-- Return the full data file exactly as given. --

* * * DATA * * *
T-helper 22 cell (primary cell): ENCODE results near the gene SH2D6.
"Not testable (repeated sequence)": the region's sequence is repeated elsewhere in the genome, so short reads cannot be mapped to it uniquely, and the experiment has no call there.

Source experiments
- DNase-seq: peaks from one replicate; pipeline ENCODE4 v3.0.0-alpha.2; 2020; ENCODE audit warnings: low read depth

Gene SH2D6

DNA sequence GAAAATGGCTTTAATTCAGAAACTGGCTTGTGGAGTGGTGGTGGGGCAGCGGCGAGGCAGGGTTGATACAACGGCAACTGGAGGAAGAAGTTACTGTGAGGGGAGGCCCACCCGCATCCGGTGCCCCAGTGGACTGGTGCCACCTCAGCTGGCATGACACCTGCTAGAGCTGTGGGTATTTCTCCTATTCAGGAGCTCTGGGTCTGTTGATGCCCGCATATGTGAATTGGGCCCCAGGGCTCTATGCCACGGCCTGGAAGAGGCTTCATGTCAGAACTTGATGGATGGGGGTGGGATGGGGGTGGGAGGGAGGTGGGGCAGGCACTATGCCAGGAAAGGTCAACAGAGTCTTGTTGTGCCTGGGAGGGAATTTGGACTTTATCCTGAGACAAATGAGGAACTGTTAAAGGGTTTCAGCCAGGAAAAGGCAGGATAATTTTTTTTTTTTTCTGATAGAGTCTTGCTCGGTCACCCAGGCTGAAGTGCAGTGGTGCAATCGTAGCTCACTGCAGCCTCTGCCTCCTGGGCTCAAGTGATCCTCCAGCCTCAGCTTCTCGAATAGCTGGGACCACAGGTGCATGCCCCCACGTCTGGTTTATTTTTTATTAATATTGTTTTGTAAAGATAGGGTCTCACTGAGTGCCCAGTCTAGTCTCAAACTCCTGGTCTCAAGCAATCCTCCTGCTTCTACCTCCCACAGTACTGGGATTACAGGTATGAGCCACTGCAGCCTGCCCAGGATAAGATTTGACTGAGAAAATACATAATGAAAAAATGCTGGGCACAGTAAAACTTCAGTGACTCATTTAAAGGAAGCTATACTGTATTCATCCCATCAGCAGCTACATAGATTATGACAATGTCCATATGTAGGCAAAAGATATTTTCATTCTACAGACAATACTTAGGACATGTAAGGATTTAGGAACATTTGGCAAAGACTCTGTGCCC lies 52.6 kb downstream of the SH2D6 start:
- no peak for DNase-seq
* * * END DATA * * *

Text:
T-helper 22 cell (primary cell): ENCODE results near the gene SH2D6.
"Not testable (repeated sequence)": the region's sequence is repeated elsewhere in the genome, so short reads cannot be mapped to it uniquely, and the experiment has no call there.

Source experiments
- DNase-seq: peaks from one replicate; pipeline ENCODE4 v3.0.0-alpha.2; 2020; ENCODE audit warnings: low read depth

Gene SH2D6

DNA sequence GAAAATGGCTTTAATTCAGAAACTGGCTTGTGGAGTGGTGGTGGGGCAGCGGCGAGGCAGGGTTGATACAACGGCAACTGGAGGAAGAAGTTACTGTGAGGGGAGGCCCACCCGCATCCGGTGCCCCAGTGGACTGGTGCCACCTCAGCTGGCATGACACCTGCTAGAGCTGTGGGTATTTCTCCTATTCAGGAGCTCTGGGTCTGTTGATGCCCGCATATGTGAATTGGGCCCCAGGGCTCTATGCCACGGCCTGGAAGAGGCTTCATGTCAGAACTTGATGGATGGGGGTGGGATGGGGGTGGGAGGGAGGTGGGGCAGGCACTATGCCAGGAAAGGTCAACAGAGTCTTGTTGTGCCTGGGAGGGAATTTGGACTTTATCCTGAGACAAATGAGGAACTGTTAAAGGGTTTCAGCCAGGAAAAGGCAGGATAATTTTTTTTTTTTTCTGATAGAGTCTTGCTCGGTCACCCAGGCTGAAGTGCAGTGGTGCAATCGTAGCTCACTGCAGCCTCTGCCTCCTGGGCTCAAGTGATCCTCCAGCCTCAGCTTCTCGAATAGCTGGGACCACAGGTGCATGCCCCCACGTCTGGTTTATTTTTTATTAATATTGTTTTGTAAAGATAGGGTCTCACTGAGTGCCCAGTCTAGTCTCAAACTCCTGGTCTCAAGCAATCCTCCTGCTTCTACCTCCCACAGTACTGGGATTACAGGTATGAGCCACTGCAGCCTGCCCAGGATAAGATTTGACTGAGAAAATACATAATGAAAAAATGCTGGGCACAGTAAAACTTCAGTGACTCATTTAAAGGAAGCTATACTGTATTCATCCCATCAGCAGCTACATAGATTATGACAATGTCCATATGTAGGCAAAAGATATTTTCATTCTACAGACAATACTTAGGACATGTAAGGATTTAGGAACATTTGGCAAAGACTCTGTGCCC lies 52.6 kb downstream of the SH2D6 start:
- no peak for DNase-seq